So, an "optimal prior" is either a subjectively guessed probability or, more optimally, probability distribution that coincides with an objective probability or probability distribution. That is it would equal the posterior distribution one would arrive at after the asymptotic working out of Bayes' Theorem, assuming the conditions for Bayes' Theorem hold.

But, what if those conditions do not hold? Will the "optimal prior" be equal to the "objective truth" or to the distribution that one arrives at after the infinite working out of the posterior adjustment learning process, even assuming that we do not have the sort of inertial slow learning that seems to exist in much of reality?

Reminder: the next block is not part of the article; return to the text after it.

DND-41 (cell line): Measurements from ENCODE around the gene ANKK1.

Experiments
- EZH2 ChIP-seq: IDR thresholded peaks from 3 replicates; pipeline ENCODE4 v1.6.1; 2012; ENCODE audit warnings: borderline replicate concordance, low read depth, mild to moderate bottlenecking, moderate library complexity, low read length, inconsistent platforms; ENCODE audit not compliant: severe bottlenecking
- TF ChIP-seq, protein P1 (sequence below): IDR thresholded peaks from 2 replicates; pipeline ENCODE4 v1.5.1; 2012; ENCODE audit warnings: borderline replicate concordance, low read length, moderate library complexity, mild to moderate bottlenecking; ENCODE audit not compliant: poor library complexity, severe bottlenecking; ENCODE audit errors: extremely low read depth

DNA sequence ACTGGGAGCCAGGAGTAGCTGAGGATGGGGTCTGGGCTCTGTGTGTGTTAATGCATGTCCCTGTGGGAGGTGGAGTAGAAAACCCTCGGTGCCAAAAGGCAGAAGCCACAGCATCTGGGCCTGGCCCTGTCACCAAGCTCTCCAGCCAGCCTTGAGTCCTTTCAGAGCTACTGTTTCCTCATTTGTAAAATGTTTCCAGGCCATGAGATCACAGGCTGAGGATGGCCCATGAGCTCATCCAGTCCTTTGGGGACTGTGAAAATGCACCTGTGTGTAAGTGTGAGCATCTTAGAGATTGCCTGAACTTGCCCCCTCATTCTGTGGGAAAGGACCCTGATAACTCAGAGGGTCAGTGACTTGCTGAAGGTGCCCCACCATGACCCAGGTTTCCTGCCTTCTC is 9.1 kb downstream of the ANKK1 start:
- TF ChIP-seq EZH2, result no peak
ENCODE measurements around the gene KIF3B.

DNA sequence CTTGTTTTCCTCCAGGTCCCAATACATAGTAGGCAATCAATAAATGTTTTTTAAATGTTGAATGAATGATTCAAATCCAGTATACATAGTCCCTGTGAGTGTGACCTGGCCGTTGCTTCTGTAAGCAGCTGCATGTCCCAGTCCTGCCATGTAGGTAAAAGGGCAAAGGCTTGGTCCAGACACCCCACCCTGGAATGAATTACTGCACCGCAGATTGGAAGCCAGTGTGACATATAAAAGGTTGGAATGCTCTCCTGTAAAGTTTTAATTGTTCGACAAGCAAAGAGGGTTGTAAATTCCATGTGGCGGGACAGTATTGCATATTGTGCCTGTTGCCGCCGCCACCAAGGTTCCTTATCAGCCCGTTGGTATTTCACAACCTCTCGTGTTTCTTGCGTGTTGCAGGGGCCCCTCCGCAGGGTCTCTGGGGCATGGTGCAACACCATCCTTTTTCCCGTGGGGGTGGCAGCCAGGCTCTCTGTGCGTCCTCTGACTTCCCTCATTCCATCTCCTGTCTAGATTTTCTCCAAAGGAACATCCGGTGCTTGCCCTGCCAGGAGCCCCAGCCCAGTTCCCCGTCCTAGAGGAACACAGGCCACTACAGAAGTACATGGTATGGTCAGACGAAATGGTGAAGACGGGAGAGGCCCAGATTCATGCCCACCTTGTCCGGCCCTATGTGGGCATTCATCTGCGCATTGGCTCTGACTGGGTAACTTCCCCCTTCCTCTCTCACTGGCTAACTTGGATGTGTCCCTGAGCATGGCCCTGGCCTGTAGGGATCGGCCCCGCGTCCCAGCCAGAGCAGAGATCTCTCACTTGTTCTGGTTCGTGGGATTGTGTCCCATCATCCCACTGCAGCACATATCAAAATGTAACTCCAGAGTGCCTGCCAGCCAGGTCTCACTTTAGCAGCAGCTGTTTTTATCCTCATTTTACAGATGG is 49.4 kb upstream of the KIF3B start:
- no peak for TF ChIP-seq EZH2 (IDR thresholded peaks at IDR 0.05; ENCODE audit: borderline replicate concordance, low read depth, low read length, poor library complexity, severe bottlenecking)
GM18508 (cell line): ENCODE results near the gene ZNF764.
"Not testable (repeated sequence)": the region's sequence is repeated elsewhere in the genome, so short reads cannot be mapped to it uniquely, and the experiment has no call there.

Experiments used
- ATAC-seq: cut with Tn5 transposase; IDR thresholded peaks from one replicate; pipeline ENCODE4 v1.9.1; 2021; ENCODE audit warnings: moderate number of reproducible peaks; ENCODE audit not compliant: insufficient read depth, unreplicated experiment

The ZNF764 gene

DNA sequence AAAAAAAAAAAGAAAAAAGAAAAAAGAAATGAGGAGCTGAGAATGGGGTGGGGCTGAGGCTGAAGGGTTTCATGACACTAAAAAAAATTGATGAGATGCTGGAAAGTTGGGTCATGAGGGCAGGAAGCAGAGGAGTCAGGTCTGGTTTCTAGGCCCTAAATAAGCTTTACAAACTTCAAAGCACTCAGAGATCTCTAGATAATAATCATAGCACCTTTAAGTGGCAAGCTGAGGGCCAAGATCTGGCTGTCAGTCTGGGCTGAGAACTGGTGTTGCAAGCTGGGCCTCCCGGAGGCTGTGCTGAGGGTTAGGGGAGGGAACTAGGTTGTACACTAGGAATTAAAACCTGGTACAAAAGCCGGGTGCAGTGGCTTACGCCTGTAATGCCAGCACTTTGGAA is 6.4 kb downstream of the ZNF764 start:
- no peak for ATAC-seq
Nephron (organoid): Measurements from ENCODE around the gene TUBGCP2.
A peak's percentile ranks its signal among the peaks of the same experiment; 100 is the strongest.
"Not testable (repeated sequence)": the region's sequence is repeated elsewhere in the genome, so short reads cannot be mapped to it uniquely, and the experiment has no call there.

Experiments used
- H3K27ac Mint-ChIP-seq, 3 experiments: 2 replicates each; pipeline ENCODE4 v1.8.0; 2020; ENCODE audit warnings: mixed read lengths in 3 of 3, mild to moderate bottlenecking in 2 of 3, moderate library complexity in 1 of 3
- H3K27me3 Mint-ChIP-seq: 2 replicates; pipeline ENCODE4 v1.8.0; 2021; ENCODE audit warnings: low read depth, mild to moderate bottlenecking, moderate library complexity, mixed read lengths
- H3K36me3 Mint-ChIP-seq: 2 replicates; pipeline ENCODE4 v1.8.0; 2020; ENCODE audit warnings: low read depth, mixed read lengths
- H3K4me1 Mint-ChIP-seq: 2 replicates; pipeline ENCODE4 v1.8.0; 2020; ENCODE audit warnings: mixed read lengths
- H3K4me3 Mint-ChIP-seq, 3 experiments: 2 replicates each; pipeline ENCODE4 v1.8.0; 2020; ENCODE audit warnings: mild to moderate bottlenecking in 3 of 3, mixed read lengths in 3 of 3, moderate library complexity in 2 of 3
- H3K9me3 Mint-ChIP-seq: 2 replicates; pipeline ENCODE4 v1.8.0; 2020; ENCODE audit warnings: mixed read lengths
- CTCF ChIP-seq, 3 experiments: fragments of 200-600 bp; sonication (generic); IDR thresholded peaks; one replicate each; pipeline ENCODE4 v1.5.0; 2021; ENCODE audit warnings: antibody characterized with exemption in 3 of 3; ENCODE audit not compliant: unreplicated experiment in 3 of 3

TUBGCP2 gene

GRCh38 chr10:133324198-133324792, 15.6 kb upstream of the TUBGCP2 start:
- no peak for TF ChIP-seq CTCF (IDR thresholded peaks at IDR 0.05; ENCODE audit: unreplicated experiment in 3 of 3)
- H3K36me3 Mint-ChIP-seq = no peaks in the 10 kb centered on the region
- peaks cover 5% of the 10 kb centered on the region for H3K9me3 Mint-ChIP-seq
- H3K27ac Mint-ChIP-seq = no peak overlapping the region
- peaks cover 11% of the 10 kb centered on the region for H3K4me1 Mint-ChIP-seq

To give an example of such a non-convergence, consider the sort of example posed by Diaconis and Freeman, with an infinite dimensional space and a disconnected basis, one can end up in a cycle rather than on the mean.

## Comments (24)

OldEliezer,

So, an "optimal prior" is either a subjectively guessed probability or, more optimally, probability distribution that coincides with an objective probability or probability distribution. That is it would equal the posterior distribution one would arrive at after the asymptotic working out of Bayes' Theorem, assuming the conditions for Bayes' Theorem hold.

But, what if those conditions do not hold? Will the "optimal prior" be equal to the "objective truth" or to the distribution that one arrives at after the infinite working out of the posterior adjustment learning process, even assuming that we do not have the sort of inertial slow learning that seems to exist in much of reality?

To give an example of such a non-convergence, consider the sort of example posed by Diaconis and Freeman, with an infinite dimensional space and a disconnected basis, one can end up in a cycle rather than on the mean.